Digiday Research: Nearly 40 percent of retailers have a subscription product

At the Digiday Retail Summit in February in Austin, Texas, we sat down with 53 retail executives to learn how they’re employing subscriptions, addressing customer loyalty and using online consumer data. Check out our earlier research on brands’ reliance on retailers here. Learn more about our upcoming events here.

Quick takeaways:

  • Nearly 40 percent of retailers in Digiday’s survey said they offer a subscription service.
  • Over half say it’s important to contribute to a social cause in order to build a stronger relationship with consumers.

Subscriptions are taking off for retailers looking to create new revenue streams and strengthen consumer loyalty, amid thousands of store closures. Thirty-nine percent of the retail executives in Digiday’s survey said their companies currently offer a subscription product.

Although e-commerce companies like Trunk Club, Rent the Runway and Stitch Fix popularized retail subscriptions, major retailers like Target and Walmart now use them, eager to capitalize on the 5.7 million Americans who have purchased a subscription box. Retailers can also use subscription services to attract millennial shoppers, who Fluent found are more likely than other generations to be interested in retail subscriptions.

Of course, conversations about online sales must mention Amazon. Amazon is preparing to launch its shopping service for Amazon Prime members. Given that Prime has 100 million members, it could instantly pose a serious threat to the largest retail subscription incumbents.

Subscription services are a tool retailers can use to build customer loyalty, but it’s not the only one. Supporting social causes can also help companies foster customer loyalty. And consumers want businesses to take stands on relevant causes, with 66 percent of consumers in a Sprout Social survey saying they were in favor of it. “[One] of the most valuable rewards brands can receive when they take a stand on social [issues] is a stronger sense of brand loyalty from their community,” said Andrew Caravella, vp of strategy and brand engagement for Sprout Social, in a previous interview with Digiday.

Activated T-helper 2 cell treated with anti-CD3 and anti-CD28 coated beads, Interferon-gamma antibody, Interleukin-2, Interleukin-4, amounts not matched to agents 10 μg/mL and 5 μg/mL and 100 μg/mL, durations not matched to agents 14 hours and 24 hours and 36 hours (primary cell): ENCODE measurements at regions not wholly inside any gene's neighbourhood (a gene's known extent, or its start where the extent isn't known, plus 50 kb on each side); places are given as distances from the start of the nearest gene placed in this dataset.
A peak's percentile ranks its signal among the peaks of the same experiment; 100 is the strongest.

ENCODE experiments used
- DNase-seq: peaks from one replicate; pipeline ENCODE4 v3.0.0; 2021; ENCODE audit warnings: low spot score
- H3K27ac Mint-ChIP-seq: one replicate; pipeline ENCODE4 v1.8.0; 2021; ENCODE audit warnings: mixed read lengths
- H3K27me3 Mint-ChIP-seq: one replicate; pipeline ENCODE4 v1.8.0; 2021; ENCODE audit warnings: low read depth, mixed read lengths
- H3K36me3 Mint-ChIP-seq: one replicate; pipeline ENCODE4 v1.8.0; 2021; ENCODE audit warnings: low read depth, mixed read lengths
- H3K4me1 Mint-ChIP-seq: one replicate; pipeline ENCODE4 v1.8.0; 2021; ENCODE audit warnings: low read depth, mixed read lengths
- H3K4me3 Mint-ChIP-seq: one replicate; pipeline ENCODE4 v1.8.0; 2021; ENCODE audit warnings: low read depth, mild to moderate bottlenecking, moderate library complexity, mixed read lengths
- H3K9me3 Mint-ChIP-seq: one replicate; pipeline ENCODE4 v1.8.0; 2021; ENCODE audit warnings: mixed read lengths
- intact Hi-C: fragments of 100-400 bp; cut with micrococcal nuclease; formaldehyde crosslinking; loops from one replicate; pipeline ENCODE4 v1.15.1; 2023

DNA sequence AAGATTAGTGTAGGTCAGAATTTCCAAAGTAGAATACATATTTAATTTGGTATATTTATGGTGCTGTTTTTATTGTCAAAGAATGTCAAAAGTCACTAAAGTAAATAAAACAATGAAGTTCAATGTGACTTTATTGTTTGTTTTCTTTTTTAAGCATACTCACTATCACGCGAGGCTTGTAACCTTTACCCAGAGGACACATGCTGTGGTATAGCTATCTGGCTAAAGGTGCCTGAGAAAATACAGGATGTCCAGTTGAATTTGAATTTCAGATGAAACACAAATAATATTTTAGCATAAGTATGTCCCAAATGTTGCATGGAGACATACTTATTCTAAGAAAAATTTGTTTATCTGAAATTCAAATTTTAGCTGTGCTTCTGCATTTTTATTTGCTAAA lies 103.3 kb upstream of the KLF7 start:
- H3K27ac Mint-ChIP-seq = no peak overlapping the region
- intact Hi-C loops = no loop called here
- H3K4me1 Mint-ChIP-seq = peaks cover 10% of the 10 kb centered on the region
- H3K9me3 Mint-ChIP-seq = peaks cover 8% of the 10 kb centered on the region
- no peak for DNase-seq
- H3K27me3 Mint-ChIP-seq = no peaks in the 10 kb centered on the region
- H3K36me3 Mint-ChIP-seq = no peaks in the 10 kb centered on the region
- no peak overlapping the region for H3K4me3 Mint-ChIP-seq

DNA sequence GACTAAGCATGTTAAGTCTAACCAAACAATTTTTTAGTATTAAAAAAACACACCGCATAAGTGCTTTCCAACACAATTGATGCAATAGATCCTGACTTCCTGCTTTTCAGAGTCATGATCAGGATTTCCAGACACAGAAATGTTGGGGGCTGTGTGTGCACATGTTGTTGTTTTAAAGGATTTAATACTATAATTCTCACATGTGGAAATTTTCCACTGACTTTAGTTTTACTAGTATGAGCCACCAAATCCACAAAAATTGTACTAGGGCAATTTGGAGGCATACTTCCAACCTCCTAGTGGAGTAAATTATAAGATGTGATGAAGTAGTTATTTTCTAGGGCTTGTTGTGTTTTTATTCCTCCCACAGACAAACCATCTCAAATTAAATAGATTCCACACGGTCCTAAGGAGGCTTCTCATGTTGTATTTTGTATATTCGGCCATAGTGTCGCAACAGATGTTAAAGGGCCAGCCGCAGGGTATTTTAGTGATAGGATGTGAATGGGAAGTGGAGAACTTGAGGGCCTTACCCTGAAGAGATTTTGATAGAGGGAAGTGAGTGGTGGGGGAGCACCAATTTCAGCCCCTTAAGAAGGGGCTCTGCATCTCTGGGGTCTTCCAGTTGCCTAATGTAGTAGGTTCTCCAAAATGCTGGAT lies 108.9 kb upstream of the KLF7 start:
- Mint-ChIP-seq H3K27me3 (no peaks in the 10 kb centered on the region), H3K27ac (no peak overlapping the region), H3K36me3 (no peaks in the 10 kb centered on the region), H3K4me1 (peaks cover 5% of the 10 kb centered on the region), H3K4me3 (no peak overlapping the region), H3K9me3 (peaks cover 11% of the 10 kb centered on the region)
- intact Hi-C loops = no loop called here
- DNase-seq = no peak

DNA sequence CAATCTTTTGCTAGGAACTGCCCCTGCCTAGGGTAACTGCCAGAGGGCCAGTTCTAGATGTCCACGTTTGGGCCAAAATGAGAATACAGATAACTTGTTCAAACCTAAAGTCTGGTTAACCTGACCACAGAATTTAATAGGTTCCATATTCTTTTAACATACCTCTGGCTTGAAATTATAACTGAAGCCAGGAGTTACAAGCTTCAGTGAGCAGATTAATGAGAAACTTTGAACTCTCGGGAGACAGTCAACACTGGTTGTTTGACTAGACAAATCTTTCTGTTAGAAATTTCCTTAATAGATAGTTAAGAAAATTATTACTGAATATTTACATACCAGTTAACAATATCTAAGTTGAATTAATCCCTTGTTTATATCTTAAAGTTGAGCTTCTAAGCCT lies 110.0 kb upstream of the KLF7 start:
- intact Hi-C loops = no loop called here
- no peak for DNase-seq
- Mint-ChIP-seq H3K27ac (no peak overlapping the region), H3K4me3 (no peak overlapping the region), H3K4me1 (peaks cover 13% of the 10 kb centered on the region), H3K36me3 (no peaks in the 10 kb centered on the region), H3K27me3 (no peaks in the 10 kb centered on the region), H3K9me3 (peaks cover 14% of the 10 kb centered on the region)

Seventy-four percent of the retailers Digiday surveyed said it was extremely or very important to contribute to a social cause, while just 13 percent said it was not very or not at all important.

Companies are right to believe taking a stance on social issues will help build stronger connections with customers. A study by Edelman Intelligence found that consumers have stronger loyalty to businesses that share their values. Consumers are also far more likely make purchases from retailers that have adopted a social cause than from those that haven’t.


More in Marketing

What TikTok’s e-commerce launch could mean for marketers and content creators

TikTok has officially launched its new e-commerce platform, TikTok Shop, earlier this month on August 1. Using the new e-commerce platform, brands and creators can sell products directly on the platform, potentially creating new revenue streams, and tap into the short-form video platform’s growing popularity.

‘The influencer industry can be really vile’: Confessions of an influencer marketer on the industry’s unfair hiring practices

While the influencer industry might sound exciting and like it’s full of opportunities, one marketer can vouch for the horrific scenarios that still take place behind the scenes.

Digiday+ Research: Marketers said revenue grew in the last year, with more growth expected ahead

After a tumultuous 12 months, marketers are getting a clear picture of how they really did during a time of true uncertainty. And, as it turns out, it wasn’t all that bad.